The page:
donna tartt pic

 

 

 

 

 

 

The novel in haiku; murderous thoughts fly, money and nerve conquer all, but it takes just one

Kate Morton’s ‘The Secret Keeper’ panmacmillan

June 11, 2013 at 5:07 pm | Posted in Great for Book Clubs, Middle Weight Fiction | Leave a comment
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‘Rural England, a farmhouse in the middle of nowhere, a summer’s day at the start if the nineteen sixties. The house is unassuming: half-timbered, with white paint peeling gently on the western side and clematis scrambling up the plaster.’

During a party at her family farmhouse, sixteen year old Laurel from her childhood tree house is witness to a criminal act that gives life to Kate Morton’s abundant epic of a novel ‘The Secret Keeper’.

Now a grown woman and revered actress of her time, Laurel and her family reconvene to the family farmhouse for the last time with their beloved dying mother. Returning after so long to her family home in such sad circumstances Laurel is overwhelmed by memories and an urge to solve the secret of what actually happened that day.

Through research as the National Library Laurel’s journeys back in time to London during the blitz where she attempts to piece together a war torn story of friends, lovers, orphans, secrets and personal tragedies all of which have her mother at the heart of them. 

Kate Morton’s story is evocative with a notable tenderness for her female characters and children she describes. Kate’s characters find themselves mixed up together in ways that would never have come about without the war. Her characters share the sorrow of losing loved ones and the hardship of wartime but their differences in personal circumstances and social classes are toxic. 

This novel is dripping in mystery, is full of well conceived characters and has a very well researched backdrop of war time London blitz making it a glorious page turner of a novel.

http://www.katemorton.com/the-secret-keeper/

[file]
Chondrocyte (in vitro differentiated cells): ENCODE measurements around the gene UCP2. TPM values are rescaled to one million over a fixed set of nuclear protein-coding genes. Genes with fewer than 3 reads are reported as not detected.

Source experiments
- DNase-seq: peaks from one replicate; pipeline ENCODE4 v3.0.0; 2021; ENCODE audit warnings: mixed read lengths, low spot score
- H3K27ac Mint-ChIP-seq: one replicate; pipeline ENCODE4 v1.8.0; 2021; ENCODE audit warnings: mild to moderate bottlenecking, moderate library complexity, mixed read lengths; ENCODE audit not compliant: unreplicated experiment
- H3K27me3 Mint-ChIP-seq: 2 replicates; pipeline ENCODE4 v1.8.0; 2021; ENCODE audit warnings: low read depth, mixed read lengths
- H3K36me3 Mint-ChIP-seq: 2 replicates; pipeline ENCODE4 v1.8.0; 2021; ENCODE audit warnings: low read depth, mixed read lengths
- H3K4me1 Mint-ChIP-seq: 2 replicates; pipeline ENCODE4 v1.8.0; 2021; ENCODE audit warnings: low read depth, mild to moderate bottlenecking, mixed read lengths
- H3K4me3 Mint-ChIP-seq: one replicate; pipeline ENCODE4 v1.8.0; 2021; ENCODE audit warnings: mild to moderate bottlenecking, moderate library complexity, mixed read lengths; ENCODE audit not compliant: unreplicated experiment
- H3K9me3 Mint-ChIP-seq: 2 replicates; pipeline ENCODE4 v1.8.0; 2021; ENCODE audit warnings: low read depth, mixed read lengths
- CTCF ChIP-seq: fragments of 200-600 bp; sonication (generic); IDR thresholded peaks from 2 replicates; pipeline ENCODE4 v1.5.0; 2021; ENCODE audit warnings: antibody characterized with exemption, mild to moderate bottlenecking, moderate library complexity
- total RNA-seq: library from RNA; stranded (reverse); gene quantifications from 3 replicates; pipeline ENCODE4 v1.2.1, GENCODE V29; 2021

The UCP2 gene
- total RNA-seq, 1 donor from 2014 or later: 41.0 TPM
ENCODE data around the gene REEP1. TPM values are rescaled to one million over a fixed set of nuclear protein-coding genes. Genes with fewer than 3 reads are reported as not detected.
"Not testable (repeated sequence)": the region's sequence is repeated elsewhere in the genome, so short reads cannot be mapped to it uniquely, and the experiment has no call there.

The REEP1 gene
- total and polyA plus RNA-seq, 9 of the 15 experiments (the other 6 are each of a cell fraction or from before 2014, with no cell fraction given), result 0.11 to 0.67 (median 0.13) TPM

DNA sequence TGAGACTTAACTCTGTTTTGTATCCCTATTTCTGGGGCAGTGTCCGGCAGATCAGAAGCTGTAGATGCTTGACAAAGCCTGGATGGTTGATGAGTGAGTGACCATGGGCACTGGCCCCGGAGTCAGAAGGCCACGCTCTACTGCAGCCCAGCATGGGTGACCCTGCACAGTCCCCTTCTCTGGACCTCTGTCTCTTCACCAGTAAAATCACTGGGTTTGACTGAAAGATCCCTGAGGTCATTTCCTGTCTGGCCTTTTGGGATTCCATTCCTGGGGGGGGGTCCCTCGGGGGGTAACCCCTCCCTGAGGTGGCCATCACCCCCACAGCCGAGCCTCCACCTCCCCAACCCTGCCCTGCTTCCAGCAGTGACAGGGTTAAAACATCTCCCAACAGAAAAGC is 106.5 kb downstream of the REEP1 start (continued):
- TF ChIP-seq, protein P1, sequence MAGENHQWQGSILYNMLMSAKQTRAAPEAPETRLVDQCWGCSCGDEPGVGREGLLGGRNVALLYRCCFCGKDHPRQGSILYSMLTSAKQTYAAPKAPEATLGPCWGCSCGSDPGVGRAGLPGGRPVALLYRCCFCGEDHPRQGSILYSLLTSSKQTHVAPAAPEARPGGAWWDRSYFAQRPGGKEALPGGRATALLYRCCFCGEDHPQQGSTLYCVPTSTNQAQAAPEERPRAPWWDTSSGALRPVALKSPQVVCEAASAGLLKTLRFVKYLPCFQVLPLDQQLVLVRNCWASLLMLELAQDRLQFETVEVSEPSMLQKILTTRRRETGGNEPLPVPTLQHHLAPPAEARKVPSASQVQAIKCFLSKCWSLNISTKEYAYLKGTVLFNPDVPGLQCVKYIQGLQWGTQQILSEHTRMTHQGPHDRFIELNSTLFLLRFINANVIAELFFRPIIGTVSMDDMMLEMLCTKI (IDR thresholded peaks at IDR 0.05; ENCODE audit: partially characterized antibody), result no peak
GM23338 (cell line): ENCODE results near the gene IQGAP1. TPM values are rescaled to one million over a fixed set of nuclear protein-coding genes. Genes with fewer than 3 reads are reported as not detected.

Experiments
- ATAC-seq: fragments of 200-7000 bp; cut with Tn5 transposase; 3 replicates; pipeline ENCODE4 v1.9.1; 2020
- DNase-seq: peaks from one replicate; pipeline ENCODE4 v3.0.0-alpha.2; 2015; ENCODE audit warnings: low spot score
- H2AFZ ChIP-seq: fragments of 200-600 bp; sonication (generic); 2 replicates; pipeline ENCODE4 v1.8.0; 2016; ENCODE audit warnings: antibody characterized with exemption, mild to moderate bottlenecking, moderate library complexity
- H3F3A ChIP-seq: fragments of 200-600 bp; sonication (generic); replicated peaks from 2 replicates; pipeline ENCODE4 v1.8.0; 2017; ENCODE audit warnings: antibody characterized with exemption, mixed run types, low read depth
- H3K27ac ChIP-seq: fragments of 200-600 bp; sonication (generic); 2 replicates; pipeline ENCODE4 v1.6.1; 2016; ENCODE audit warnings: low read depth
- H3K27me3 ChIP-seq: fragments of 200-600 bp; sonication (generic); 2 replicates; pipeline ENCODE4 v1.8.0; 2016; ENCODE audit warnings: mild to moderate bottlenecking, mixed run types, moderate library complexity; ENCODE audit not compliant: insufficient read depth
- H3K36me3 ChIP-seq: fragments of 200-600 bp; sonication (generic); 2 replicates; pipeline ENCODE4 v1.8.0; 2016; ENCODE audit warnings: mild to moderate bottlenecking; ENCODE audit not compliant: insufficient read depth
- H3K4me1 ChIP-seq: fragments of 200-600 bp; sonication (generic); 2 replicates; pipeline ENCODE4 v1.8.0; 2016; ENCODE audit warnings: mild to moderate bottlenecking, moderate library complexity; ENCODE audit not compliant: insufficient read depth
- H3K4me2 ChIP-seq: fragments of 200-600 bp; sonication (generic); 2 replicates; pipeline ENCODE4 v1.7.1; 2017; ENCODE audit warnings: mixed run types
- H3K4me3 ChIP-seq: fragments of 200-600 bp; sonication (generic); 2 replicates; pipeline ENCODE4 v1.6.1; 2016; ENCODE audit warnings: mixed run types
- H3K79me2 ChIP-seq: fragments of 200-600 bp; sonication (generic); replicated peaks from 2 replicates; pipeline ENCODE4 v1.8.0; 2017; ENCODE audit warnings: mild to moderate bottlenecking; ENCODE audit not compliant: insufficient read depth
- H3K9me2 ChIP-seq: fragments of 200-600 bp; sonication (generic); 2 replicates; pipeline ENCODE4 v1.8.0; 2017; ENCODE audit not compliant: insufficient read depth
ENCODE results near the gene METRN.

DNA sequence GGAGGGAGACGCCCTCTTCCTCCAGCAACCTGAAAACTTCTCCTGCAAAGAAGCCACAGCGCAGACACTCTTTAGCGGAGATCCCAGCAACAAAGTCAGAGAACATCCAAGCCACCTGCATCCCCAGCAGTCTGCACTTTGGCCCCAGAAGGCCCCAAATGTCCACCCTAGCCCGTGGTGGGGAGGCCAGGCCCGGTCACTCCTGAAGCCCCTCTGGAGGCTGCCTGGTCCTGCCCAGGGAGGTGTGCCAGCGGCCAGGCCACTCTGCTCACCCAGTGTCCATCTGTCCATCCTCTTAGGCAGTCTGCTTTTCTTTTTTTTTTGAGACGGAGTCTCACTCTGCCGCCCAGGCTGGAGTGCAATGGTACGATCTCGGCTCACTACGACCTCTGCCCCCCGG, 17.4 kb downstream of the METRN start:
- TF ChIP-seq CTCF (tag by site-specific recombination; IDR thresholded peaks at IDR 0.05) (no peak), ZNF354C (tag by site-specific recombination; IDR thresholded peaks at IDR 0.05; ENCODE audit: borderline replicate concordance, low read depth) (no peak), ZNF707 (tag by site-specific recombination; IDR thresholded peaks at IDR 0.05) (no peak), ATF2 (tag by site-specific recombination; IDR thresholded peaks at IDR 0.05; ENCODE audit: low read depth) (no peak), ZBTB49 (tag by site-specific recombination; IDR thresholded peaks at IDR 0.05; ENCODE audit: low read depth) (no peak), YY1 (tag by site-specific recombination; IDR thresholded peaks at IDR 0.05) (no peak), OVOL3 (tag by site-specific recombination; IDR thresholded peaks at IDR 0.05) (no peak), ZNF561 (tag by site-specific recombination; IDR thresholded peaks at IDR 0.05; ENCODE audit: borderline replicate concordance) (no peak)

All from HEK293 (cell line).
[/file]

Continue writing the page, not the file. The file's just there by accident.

Haiku: As the bombs drop down, Dorothy and Vivien, drop bombs of their own. Image

 

 

Mr Chartwell is dark and deep….

January 11, 2011 at 8:47 pm | Posted in Award Nominated, Great for Book Clubs, Literary Fiction | 1 Comment
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Rebecca Hunt ‘Mr Chartwell’ Penguin Fig Tree, Oct 2010

‘…Churchill wasn’t alone in his bedroom; something else in the dark, a mute bulk in the corner, a massive thing, was watching him with tortured concentration….”you’ve been waiting for me,” said the heartless voice “I could hear you waiting”‘.

Debutant author Rebecca Hunt has imagined a novel as novels should be imagined on a huge emotional scale and conceived by an idea that truly inspired her.

It is a fictional account of Winston Churchill in 1964 who is on the cusp of retiring from his long political career as a Statesman and having lead Britain through the Second World War as Prime Minister. Churchill suffered all his life with depression which he famously referred to as his ‘black dog’.

In this novel Churchill’s depression becomes an anthropomorphic animal. Rebecca Hunt conceives of this black dog as a living breathing revolting creature who walks on its hind legs and talks with seductive passive aggressive cruelty humanized by the name Mr Chartwell. Mr Chartwell takes up residence with the novels other principal character Esther Hammerhans, a quiet Library Clerk whose life becomes intertwined with Churchill’s on the arrival of her new lodger.

This novel is utterly original and tenderly written. Never has such bleak subject matter been elevated to these tactile and poignant heights through writing style in my opinion. I have struggled to find another literary example where an author has conceptualized such a metaphorical state as well as Rebecca Hunt.

Interestingly Winston Churchill remains the only British Prime Minister who has received the Nobel Prize in Literature. For someone who took refuge in the arts from his depression I’m sure Winston Churchill would have approved of this work of fiction.

Haiku; A dark ugly thing, is often mezmerizing, let the black dog in.

Click here to view this book on Penguin Books

* Mr Chartwell was the longlisted for the Guardian First Book Award 2010